Barb and I scheduled a nine-day vacation – two weekends and a five-day work week, and set out for somewhere south. There was no valid reason to head in that direction. It just seemed like the places south of home offered more of what we enjoyed.
Barb seldom complained. I wasn’t aware of how miserable she was until we stopped at a rest area north of Salt Lake where signs of the long-gone Bonneville Lake were still visible and explained on a bronze plaque. The dry wind was not kind to her.
“You’re not having a good time. Let’s turn around and head to Montana.”
She agreed to the change and I built a fire in the Goldwing. By late afternoon we were in Idaho along the Salmon River with the intention of following US 93 into the Montana woods. But north of Challis we encountered wood smoke. A local resident informed us of a forest fire between us and our destination. If we’d been in a car we’d have rolled up the windows and pressed on. But we weren’t so we turned back to Challis for a steak dinner, a motel for the night, and time for a change to occur.
We were up before dawn. With the smell of smoke still in the air we decided to follow the course of the Salmon River (the famed “River of No Return”) and head into Sawtooth Mountain Recreation area. But at this early hour there was no place for breakfast, or even coffee. With only a rough notion of our location, but a full tank of fuel, we set out on State Route 75.
About fifty miles from Challis we came to Clayton, a wide place with fuel, and a small general store … and hot coffee. The bakery man was leaving as we dismounted. Inside were three large picnic tables, two populated by friendly locals, the third piled high with fresh pastry. We helped ourselves to the pastry, coffee, and fielded questions for an hour: Where was home? How long were going to be out? What brought us to the Salmon River. We made a dozen friends we would never meet again.
Further west another thirty miles we came to Sunrise, a town that, to the last stick, had vanished, but the name had survived. Following signs from there, we traveled a dozen miles over a road left behind by placer-mining. It was a rough and dangerous road filled with round stones the size of baseballs – risky for motorcycles – until we reached a ghost town called Bonanza.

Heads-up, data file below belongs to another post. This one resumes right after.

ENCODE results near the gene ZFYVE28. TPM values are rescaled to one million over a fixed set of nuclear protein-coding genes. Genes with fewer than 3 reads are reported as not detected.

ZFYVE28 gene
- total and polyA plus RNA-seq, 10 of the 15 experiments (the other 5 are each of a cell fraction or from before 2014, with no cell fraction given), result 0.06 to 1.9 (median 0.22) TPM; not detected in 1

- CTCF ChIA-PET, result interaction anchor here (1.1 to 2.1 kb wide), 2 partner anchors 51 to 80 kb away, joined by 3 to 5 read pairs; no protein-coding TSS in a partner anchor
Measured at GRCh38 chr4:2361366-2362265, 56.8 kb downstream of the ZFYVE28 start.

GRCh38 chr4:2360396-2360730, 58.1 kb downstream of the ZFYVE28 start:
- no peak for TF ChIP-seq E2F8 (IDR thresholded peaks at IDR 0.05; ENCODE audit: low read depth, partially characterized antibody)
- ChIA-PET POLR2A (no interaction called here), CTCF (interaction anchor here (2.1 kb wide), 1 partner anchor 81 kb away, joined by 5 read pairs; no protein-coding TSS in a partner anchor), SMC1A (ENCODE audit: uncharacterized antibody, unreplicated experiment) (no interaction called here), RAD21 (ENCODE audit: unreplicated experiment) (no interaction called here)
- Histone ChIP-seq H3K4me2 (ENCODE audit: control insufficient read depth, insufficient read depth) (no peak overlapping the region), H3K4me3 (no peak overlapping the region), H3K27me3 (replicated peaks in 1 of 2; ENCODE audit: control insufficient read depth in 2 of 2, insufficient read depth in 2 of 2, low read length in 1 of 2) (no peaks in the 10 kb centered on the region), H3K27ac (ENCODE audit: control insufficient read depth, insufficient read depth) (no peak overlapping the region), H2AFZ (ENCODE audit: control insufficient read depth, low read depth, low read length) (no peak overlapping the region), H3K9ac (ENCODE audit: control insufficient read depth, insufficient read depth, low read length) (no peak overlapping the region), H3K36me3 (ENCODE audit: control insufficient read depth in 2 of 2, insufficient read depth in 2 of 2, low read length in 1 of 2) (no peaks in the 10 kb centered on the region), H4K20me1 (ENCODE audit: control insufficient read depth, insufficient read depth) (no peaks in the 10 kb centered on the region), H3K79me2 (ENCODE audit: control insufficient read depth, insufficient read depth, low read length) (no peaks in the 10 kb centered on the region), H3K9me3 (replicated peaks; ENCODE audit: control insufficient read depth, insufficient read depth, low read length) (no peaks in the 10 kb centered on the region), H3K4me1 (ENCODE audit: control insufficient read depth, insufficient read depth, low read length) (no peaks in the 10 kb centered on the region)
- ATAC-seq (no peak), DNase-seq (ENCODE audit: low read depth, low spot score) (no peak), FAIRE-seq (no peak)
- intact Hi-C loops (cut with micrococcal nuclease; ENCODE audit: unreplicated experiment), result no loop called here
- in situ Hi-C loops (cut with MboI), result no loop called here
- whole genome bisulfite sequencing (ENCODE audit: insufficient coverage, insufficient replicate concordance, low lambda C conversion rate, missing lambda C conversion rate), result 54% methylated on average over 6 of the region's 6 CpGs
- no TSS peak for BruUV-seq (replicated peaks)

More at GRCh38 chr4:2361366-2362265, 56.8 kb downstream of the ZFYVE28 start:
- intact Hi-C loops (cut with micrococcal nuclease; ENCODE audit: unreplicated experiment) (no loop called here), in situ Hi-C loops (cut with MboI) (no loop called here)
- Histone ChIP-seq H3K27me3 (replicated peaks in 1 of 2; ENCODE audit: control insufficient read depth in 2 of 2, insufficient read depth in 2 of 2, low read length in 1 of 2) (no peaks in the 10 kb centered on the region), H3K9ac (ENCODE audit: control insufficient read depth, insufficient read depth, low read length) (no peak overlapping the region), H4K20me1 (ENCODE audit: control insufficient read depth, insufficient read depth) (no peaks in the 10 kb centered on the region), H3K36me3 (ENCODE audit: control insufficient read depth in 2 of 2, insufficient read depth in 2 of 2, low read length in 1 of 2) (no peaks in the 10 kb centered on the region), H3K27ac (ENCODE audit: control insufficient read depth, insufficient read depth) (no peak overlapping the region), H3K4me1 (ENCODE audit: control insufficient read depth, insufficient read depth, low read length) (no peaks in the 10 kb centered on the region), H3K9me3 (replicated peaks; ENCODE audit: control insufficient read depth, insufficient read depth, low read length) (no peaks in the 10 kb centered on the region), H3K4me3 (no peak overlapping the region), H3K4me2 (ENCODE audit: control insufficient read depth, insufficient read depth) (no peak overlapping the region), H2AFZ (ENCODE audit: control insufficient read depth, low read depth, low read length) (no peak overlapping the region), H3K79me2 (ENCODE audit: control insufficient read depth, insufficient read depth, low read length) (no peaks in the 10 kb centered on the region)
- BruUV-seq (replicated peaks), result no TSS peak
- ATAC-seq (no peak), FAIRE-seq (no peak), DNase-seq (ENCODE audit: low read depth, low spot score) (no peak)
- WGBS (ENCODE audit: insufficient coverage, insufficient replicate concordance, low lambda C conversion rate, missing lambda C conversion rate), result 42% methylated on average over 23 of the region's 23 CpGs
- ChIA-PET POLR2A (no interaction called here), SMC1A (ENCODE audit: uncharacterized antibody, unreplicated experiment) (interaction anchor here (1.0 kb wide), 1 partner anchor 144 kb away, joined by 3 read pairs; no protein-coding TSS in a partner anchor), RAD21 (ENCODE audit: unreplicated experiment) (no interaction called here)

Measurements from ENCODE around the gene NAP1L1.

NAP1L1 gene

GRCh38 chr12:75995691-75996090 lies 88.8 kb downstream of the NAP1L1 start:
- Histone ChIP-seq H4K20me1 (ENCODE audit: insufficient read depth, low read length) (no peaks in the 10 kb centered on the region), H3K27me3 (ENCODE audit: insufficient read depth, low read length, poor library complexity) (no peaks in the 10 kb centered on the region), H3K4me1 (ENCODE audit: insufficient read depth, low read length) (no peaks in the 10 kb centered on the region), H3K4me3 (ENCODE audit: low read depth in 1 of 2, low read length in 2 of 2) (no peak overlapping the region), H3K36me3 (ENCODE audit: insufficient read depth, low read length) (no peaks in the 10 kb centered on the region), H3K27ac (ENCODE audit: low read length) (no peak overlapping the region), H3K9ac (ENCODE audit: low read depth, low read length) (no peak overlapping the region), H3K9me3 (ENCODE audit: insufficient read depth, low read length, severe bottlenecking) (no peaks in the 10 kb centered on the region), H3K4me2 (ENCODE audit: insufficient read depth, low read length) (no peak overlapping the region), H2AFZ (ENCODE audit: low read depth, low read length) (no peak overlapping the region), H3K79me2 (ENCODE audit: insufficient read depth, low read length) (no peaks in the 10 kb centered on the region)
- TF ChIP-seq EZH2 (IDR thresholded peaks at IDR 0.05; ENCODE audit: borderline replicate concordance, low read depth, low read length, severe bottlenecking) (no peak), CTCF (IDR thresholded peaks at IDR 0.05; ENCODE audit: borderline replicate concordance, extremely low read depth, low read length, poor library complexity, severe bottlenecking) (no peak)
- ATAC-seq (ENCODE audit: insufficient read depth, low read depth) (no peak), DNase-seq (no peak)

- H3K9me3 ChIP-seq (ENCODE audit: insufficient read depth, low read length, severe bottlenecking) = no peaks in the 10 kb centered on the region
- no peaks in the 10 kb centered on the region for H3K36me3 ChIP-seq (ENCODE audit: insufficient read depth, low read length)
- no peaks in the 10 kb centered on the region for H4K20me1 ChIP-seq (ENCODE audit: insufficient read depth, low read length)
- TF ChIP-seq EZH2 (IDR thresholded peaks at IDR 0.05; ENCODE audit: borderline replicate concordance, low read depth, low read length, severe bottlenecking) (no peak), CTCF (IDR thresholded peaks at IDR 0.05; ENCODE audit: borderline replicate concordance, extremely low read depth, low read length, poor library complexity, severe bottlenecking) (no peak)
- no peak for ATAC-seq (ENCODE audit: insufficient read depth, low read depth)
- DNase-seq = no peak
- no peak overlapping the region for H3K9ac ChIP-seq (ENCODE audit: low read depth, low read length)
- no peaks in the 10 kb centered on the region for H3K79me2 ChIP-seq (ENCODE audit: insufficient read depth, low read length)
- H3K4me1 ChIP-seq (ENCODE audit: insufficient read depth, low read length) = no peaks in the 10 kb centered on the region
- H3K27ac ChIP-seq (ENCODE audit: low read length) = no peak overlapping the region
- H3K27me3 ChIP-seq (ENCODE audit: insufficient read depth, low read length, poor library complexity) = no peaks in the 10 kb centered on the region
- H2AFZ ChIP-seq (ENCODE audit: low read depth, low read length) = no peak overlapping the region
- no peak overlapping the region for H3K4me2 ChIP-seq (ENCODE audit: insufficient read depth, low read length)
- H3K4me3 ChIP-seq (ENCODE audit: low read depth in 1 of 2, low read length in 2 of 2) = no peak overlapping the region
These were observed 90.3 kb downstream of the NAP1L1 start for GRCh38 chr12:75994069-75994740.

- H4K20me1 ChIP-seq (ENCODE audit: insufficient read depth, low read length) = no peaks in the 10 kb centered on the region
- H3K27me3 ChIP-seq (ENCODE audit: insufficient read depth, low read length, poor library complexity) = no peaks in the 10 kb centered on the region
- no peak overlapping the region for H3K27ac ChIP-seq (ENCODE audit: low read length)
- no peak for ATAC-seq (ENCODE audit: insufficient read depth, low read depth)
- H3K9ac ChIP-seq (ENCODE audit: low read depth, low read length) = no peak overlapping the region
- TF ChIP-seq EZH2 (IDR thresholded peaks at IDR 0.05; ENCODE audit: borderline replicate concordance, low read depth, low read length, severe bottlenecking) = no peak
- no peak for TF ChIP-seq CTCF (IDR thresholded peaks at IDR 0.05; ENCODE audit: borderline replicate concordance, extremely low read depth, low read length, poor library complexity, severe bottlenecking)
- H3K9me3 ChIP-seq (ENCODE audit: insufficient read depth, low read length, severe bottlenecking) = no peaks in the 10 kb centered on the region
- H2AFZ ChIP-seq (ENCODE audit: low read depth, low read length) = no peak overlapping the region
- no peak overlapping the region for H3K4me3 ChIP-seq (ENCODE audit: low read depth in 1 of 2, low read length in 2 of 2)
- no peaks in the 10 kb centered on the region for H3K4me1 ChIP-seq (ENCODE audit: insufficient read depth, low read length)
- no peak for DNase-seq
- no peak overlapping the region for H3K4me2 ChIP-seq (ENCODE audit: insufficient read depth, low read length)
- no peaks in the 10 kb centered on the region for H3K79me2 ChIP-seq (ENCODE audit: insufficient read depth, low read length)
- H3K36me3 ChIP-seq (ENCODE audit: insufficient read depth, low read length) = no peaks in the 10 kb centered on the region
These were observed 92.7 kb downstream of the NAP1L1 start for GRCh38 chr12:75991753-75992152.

The forest service was in the process of recreating the town. They still had a very long way to go. The only intact building was the one-room school. A bronze plaque told the story of an avalanche that had occurred in the mid-1850, and the names of two children who perished where listed thereon.
The day was exhausted by the time we’d once again reached the highway, and the non-town, Sunrise. Across the highway was a primitive campground where we cooked our dinner and spent the night. I still don’t know the altitude of Sunrise, but it must have been high because we awoke to a frosty morning. To our surprise, hot water leached from the roadside embankmentqqq, pooling in the ditch. Before continuing our trek toward Stanley, we had the luxury of washing up in fresh, steaming water that emitted a slight odor of rotten eggs.
As we approached Stanley the gleaming granite peaks of the Sawtooth Mountains burst from behind a stand of aspen, creating a sudden surprise I shall never forget.
We dined on cheese and crackers at a picnic table at the edge of town, and then headed for Boise. Mid-summer was upon us, and the temperature rose accordingly as we dropped out of the mountains. Somewhere short of Boise we found a dam from which a giant plume of water was discharging. The spray was carried at least a quarter-mile and across the highway where we sat. We tarred there until we were soaked through, then we motored on into Boise in search of a motel.
Out play time was growing short. Tomorrow morning we would have to head toward home, and jump back on the treadmill.